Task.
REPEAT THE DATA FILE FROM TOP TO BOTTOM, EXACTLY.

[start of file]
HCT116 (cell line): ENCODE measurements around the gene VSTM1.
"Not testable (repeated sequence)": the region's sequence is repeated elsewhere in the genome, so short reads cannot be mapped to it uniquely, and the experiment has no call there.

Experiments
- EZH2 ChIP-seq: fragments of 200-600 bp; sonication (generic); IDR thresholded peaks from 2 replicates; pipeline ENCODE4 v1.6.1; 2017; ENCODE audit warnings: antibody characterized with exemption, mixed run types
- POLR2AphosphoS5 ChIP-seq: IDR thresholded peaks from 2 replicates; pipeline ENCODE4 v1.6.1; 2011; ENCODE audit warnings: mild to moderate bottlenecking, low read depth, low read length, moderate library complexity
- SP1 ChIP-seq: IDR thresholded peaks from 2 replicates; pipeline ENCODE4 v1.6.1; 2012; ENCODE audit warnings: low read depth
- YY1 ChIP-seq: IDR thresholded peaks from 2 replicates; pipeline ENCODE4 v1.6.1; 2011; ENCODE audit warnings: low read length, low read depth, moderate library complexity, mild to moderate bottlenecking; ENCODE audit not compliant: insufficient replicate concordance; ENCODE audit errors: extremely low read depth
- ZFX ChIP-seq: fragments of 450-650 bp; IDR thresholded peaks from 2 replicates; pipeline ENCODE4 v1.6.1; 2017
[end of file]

HCT116 (cell line): ENCODE measurements around the gene VSTM1.
"Not testable (repeated sequence)": the region's sequence is repeated elsewhere in the genome, so short reads cannot be mapped to it uniquely, and the experiment has no call there.

Experiments
- EZH2 ChIP-seq: fragments of 200-600 bp; sonication (generic); IDR thresholded peaks from 2 replicates; pipeline ENCODE4 v1.6.1; 2017; ENCODE audit warnings: antibody characterized with exemption, mixed run types
- POLR2AphosphoS5 ChIP-seq: IDR thresholded peaks from 2 replicates; pipeline ENCODE4 v1.6.1; 2011; ENCODE audit warnings: mild to moderate bottlenecking, low read depth, low read length, moderate library complexity
- SP1 ChIP-seq: IDR thresholded peaks from 2 replicates; pipeline ENCODE4 v1.6.1; 2012; ENCODE audit warnings: low read depth
- YY1 ChIP-seq: IDR thresholded peaks from 2 replicates; pipeline ENCODE4 v1.6.1; 2011; ENCODE audit warnings: low read length, low read depth, moderate library complexity, mild to moderate bottlenecking; ENCODE audit not compliant: insufficient replicate concordance; ENCODE audit errors: extremely low read depth
- ZFX ChIP-seq: fragments of 450-650 bp; IDR thresholded peaks from 2 replicates; pipeline ENCODE4 v1.6.1; 2017